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The Unfriend at Wyndham’s Theatre | Review

It’s one of those plays where one is inclined to think the circumstances in the show couldn’t possibly happen to oneself in real life. And, goodness me, this is a highly contrived plotline – characters make their entrances at just the ‘right’, or indeed the ‘wrong’ time, such that a private conversation between other characters is immediately made awkward by the sudden presence of the subject in question. A front door is supposedly mistakenly left open – and so is the back door. Now, I remember the days when people weren’t all that bothered about whether the back door was double-locked or not, and one certainly wouldn’t, having gone to bed for the night, go to the trouble of getting back up again to make sure. But that was before the days of social media, laptops, mobile telephony and computer games consoles, and all of those feature in this contemporary play.

Sarah Alexander, Frances Barber and Lee Mack in The Unfriend - photo by Manuel Harlan.
Sarah Alexander, Frances Barber and Lee Mack in The Unfriend – photo by Manuel Harlan.

Still, the conclusion was, at least to me, somewhat unpredictable, even if a toilet humour scene dragged on for so long that the production was, proverbially speaking of course, flogging a dead horse. Peter (Lee Mack) and Debbie (Sarah Alexander) leave their teenage children Alex (Jem Matthews) and Rosie (Maddie Holliday) behind – with whom, it isn’t made clear – to go on a cruise: a particularly gregarious fellow cruiser, Elsa (Frances Barber), from Denver – or so she says. She and the couple agree to exchange details (I realise I’ve made this sound as though they were in a road traffic accident), but it is only when Debbie takes up Elsa’s offer to look her (Elsa) up online that she discovers Elsa has a shady past, to say the least.

Attention to detail isn’t exactly this play’s strong point – if mainstream media reports about Elsa are to be believed (cough, cough), then why isn’t she behind bars or at least on bail awaiting trial? Given her photograph has been broadcast on television news and is readily available online, would she not be recognised pretty much wherever she went? Add to this a mischievous streak in Elsa, in the sense that she doesn’t necessarily mean in a literal sense everything she says. For instance, at the start of the play, Peter is reading about a certain political figure, and is angry about what he reads (in The Guardian, no less). When Elsa tells him she voted for the politician in question, is she only saying so to push Peter’s buttons?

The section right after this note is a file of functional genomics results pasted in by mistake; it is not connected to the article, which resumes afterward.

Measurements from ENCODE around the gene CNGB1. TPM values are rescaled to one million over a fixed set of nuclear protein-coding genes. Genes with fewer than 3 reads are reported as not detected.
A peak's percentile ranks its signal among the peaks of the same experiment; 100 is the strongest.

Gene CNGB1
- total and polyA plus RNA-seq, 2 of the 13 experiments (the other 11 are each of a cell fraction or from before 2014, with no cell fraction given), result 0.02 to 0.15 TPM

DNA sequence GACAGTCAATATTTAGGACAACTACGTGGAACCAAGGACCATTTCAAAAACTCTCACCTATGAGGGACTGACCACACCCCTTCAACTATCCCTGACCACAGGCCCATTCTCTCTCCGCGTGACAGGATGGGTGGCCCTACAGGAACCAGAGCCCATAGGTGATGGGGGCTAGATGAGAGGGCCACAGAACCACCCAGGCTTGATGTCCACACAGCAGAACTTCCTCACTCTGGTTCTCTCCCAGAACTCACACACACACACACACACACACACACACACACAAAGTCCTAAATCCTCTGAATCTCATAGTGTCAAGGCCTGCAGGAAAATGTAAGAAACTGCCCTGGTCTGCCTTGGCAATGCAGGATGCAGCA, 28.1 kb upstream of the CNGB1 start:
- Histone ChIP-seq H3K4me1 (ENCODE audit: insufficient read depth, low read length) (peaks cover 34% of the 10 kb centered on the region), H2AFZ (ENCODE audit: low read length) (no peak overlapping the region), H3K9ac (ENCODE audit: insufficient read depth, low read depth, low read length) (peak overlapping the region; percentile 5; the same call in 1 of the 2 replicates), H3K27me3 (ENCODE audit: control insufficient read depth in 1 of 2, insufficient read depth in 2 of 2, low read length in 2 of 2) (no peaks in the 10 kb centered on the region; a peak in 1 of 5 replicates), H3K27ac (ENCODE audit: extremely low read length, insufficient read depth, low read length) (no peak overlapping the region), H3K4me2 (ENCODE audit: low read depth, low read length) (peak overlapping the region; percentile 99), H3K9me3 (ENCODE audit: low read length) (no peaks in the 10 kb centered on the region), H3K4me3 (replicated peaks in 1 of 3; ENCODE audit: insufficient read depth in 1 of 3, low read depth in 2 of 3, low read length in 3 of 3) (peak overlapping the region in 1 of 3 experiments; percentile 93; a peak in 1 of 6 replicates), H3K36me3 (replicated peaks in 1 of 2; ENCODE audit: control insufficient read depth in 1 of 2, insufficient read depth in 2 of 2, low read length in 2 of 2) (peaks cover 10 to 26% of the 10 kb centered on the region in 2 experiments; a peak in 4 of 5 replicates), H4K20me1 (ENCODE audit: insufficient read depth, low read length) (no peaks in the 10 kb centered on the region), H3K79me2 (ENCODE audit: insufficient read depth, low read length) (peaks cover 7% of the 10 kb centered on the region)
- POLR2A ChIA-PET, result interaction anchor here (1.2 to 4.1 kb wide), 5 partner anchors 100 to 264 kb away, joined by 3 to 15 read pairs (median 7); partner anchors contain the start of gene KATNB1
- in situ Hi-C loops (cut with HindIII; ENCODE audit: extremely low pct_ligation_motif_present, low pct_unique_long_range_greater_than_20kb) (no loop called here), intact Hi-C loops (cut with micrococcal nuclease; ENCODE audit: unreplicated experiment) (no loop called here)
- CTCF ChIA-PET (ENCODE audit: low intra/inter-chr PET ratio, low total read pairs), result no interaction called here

The Unfriend, then, raises more questions than it answers, although I concede I may be overanalysing something that is meant to be a comedy. Completing the set of on-stage characters are The Neighbour (Nick Sampson) – nobody else knows his name, as he is allegedly so boring no-one in Peter’s family has ever bothered to find out – and PC Junkin (Mazz Khan), who questions Elsa but is otherwise something of a stock character, not exactly the most intellectual of bobbies on the beat.

There are some worthy points raised in the show about relative (and indeed absolute) truth, and the dynamics of British society in which civility and politeness can sometimes be considered more important than getting to the point. Witnessing The Neighbour getting nowhere in his repeated attempts to persuade Peter to agree to share repair costs to a garden perimeter is a good example of a general need to be firmer and more assertive when necessary. The problem is that none of that is particularly amusing – and while the show has a strong cast, for the most part, The Unfriend would be better called The Unfunny. Even if it was curious enough to hold my attention throughout.

3 Star Review

Review by Chris Omaweng

Fresh from breaking Box Office records earlier this year, prepare to welcome The Unfriend back to the West End for a strictly limited run at Wyndham’s Theatre from 16 December.

BAFTA Award winning comedian Lee Mack (Not Going Out, Would I Lie To You?) and Sarah Alexander (Coupling, Smack The Pony) join Frances Barber (Silk, Doctor Who) as she reprises her force of nature performance in this smash hit comedy from writer Steven Moffat and director Mark Gatiss, the celebrated team behind BBC’s Sherlock.

While on holiday Peter and Debbie befriend Elsa: a lusty, Trump-loving widow from Denver, USA. She’s less than woke but kind of wonderful, so they agree to stay in touch – because no one ever really does, do they?

When Elsa invites herself to stay with the family a few months later, they decide to look her up online. But it’s too late: on learning the truth about Elsa Jean Krakowski, the deadly danger is already on a flight to London! What began as a casual holiday friendship is suddenly a threat to all their lives.

Peter and Debbie now face the ultimate challenge of the modern world – how do you protect all that you love from mortal peril without seeming a bit impolite?

Because guess who’s coming… to MURDER.

he Unfriend cast and creative team
By: Steven Moffat
Director: Mark Gatiss
Cast list: Lee Mack (as Peter), Sarah Alexander (as Debbie), Frances Barber (as Elsa), Nick Sampson (as the Neighbor), Muzz Khan (as PC Junkin), Maddie Holiday (as Rosie), Jem Matthews (as Alex)
Design: Robert Jones
Costumes: Robert Jones
Lighting: Mark Henderson Sound: Ella Wahlström
Other info: Video design and animation by Andrzej Goulding

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